By this final episode, the two groups are living entirely separate lives, but they come together for a final fire-party on the beach.

What does Channel 4’s recent social experiment tell us about ‘community’ and social life more generally?

TBH I think it tells us very little…

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Controlling and Reducing Crime – The Role of the Community

Most people manage to get through their whole lives without getting on the ‘wrong side’ of the formal agents of social control (the police, the courts and prison), so it should be no surprise hat many of the perspectives emphasize the role that the community plays in preventing crime and controlling crime.

Consensus Theory and Right Realism

Both Consensus Theory and Right Realism emphasise the importance of informal social control at the level of the community in keeping crime rates low. The following theories all emphasise the importance of the community in controlling crime:

  • Hirschi’s ‘Bonds of Attachment’ theory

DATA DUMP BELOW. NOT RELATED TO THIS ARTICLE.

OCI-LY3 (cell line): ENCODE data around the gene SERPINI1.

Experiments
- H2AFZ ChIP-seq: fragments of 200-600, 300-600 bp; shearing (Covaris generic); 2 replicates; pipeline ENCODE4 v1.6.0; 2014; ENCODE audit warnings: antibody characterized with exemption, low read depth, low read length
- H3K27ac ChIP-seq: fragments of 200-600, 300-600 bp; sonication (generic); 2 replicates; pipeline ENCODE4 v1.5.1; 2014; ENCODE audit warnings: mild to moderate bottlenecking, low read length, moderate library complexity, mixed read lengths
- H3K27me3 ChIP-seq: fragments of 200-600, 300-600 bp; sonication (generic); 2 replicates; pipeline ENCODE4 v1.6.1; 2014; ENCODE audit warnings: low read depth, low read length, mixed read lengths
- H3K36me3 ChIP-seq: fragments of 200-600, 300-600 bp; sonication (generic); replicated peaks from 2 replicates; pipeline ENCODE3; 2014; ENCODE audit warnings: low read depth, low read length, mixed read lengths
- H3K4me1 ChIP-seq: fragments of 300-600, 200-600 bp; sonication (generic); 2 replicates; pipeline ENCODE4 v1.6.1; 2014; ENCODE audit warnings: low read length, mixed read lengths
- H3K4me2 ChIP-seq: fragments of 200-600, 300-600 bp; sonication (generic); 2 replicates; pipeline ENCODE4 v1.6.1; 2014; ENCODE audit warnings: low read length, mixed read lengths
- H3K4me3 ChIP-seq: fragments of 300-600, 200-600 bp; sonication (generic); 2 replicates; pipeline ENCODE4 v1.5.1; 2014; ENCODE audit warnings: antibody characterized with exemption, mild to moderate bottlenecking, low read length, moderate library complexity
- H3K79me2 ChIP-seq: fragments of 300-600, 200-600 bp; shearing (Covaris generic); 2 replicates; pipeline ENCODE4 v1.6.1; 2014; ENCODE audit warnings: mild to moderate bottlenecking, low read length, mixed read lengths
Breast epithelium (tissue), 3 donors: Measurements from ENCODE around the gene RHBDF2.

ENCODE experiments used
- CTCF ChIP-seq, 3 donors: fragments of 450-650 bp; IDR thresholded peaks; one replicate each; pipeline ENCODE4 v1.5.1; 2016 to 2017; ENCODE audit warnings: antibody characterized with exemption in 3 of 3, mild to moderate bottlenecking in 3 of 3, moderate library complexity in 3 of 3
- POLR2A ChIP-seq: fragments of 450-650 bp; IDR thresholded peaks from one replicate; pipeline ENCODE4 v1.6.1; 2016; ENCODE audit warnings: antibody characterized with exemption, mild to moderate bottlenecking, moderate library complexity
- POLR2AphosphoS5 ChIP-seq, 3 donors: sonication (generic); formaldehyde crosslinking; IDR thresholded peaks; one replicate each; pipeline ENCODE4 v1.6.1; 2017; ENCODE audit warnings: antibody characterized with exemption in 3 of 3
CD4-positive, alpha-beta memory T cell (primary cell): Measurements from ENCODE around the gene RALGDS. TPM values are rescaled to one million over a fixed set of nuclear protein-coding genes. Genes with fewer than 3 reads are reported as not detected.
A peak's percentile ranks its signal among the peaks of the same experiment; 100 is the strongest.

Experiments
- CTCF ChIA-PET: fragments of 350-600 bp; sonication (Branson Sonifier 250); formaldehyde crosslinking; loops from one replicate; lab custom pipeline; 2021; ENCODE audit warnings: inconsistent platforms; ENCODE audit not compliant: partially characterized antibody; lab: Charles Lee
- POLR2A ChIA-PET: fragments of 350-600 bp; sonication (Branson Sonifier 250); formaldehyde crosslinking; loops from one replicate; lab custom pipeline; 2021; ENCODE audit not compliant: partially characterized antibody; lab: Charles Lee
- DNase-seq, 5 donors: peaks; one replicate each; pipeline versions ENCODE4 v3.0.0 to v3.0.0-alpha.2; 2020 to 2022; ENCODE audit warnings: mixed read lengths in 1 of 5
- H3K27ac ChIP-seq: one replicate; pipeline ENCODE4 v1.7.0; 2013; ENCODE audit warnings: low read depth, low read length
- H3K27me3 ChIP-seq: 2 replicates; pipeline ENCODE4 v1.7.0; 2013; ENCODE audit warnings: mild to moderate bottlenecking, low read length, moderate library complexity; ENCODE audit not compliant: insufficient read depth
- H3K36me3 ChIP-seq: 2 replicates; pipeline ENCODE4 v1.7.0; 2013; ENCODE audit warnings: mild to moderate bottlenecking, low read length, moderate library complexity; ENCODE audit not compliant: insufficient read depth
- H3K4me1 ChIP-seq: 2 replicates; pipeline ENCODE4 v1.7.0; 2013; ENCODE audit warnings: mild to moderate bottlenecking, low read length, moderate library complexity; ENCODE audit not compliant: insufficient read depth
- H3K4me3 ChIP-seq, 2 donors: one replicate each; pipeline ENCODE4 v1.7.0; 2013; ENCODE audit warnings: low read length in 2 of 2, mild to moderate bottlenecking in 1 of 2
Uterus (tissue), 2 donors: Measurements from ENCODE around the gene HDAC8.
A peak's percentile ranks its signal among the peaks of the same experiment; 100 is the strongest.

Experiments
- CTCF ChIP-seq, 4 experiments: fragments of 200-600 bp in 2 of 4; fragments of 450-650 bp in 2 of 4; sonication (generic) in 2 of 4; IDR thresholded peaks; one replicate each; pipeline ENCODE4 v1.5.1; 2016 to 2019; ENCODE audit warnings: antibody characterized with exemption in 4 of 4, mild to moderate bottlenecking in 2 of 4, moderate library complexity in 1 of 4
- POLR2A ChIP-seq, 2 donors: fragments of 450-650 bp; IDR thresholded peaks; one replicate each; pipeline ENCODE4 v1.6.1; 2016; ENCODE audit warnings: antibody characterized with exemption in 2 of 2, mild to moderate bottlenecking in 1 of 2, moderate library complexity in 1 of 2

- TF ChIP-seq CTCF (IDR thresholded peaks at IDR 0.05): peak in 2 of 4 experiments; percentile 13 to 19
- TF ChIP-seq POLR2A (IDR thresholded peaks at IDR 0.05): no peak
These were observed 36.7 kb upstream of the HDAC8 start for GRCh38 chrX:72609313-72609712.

• Charles Murray’s Underclass Theory/ NEETS
  • Wilson and Kelling’s Broken Windows theory

Left Realism

According to left realism, crime is highest in those areas which suffer the highest levels of relative deprivation and marginalisation.

  • Relative deprivation refers to the discontent people feel when they compare their positions to those similarly situated and find that they have less than their peers.

  • Marginalisation is where one is ‘pushed to the edge’ of that society – on the outside of normal society looking in, lacking the resources to fully participate in that society.

According to Left Realists, the conditions of relative deprivation and social exclusion ‘breed crime’, most obviously because criminal means (rather than legitimate means) are often the only way people in such areas can ever hope to achieve material success, while you have relatively little to lose if you get caught.

Left Realists argue that the government should focus on tackling marginalisation and relative deprivation and marginalisation through Community Intervention Projects (aka Social outreach projects).

Community intervention projects involve such things as local councils working with members of local communities to provide improved opportunities for young people ‘at risk of offending’ through providing training opportunities or a more active and engaging education for certain children.